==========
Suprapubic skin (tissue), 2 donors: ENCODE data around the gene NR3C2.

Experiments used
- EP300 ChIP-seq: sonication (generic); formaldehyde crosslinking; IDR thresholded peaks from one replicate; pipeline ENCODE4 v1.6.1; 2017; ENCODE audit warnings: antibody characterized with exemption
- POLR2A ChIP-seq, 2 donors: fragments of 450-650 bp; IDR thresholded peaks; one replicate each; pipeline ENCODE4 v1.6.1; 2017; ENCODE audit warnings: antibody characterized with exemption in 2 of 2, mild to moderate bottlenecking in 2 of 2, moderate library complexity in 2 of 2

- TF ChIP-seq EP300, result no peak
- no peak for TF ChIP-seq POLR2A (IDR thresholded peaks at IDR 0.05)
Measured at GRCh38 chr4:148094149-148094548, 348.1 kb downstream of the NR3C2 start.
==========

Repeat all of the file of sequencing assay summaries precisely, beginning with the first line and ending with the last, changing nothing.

Suprapubic skin (tissue), 2 donors: ENCODE data around the gene NR3C2.

Experiments used
- EP300 ChIP-seq: sonication (generic); formaldehyde crosslinking; IDR thresholded peaks from one replicate; pipeline ENCODE4 v1.6.1; 2017; ENCODE audit warnings: antibody characterized with exemption
- POLR2A ChIP-seq, 2 donors: fragments of 450-650 bp; IDR thresholded peaks; one replicate each; pipeline ENCODE4 v1.6.1; 2017; ENCODE audit warnings: antibody characterized with exemption in 2 of 2, mild to moderate bottlenecking in 2 of 2, moderate library complexity in 2 of 2

- TF ChIP-seq EP300, result no peak
- no peak for TF ChIP-seq POLR2A (IDR thresholded peaks at IDR 0.05)
Measured at GRCh38 chr4:148094149-148094548, 348.1 kb downstream of the NR3C2 start.